Determine if appropriate actions have been taken for significant product and quality problems identified from data sources.
Determine if corrective and preventive actions were effective and verified or validated prior to implementation. Confirm that corrective and preventive actions do not adversely affect the finished device.
Verify that corrective and preventive actions for product and quality problems were implemented and documented.
Determine if information regarding nonconforming product and quality problems and corrective and preventive actions has been properly disseminated, including dissemination for management review.
Key Phases with CAPA Use
CAPA is an excellent tool used for companies to identify defects or faults in a process (physical or digital). It is designed to effectively resolve and prevent them from recurrence.
There are a few key phases that a good CAPA system consists of:
- CAR: Corrective Action Request
This is the activity of originating a Corrective Action
- PAR: Preventative Action Request
PARs are used when conducting an investigation to find the root cause(s) of a potential problem in order to eliminate recurrence.
- NCR: Non-Conformist Request
NCRs refer to an instance when a product has been identified as not meeting its intended standards/specifications. This is regardless of whether the defect is minor or major. These non-conforming products must be logged and tracked as an occurrence either in paper or electronic form.
- SCAR: Supplier Corrective Action request
This is a formal request to a Supplier that asks them to correct a problem and explain in detail what will be done to ensure the problem is resolved to eliminate recurrence.
- CPAR: Corrective Preventative Action Request
CPARs are not commonly used as they tend to raise confusion. They are a combination of CAPA with an additional Request at the end.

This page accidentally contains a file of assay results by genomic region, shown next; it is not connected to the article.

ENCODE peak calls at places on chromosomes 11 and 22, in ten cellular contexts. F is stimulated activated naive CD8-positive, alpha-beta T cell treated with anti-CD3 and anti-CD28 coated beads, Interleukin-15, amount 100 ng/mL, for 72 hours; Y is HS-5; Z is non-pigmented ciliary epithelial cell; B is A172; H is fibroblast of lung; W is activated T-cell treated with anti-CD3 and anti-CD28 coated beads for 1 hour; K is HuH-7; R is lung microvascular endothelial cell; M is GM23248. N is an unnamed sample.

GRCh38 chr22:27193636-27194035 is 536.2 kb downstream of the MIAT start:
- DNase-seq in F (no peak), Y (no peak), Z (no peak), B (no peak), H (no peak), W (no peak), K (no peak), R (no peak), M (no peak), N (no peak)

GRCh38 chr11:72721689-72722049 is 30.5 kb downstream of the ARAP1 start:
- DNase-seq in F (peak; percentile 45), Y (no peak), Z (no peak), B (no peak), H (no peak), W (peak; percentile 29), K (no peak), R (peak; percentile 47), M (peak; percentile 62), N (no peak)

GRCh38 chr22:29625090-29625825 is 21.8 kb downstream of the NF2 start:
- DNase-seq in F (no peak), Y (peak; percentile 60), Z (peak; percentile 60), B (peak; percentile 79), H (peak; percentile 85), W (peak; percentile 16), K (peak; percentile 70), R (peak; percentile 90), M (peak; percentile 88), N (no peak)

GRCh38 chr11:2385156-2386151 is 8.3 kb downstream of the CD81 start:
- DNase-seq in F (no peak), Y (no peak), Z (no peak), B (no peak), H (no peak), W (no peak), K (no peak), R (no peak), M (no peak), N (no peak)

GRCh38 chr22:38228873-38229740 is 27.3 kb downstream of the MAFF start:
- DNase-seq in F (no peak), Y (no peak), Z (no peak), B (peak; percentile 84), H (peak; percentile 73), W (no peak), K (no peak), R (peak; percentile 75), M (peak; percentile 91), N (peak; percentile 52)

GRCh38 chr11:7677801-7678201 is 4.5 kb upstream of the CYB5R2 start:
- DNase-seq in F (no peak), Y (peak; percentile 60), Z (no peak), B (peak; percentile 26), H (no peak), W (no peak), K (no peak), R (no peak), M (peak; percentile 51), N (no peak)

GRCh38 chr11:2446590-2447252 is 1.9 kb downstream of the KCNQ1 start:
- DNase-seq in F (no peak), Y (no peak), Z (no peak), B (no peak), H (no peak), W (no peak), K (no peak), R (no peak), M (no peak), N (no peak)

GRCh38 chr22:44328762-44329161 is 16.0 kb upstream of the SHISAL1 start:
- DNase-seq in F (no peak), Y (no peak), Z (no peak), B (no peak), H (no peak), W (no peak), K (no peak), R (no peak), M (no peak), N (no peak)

- NCN: Non-Conformity Note
Originally initiated by Certification Bodies (Registrars) who issue Non-conformity notes with their audit reports. For clarity, NCRs are used to track product non-conformities, while NCNs are used to audit non-conformities.
- CIP: Continuous Improvement Program
- Identification of a problem and initiation of CAPA as a result.
Documenting the problem and describing it in as much detail as possible is the first step.
- Perform a Risk Analysis
Identifying the severity of the problem will help determine the resolution timeline to remediate.
- RCA (Root Cause Analysis
Identification of the non-conformity will be determined here.
- Implementation of CA and PA
This is where organizations will resolve the problem and ensure proper measures are implemented to prevent future recurrence.
Both the implementation and effectiveness of the resolution will need to be verified as a permanent working solution to the original problem. If analysis shows unconformities, the organization will need to design a new solution.
Once verification is complete, the CAPA process is determined to be closed.
Proper QMS will need CAPA implementation to readily identify and overcome nonconformities essential to operating a zero-defect-target organization.
Using a digital platform solution for your QMS / CAPA implementation can help with all tracking and audit trail requirements for the FDA’s, GMP, GCP (Good Clinical Practice) and GLP (Good Laboratory Practice). With a strong web-based application, access to a central repository for authorized users can be managed easily when accessing all documentation and information required to perform their specific tasks. CAPA’s requirements are met regarding online automated workflows to facilitate notifications, routing, e-approvals etc., not to mention the wide variety of analytics available.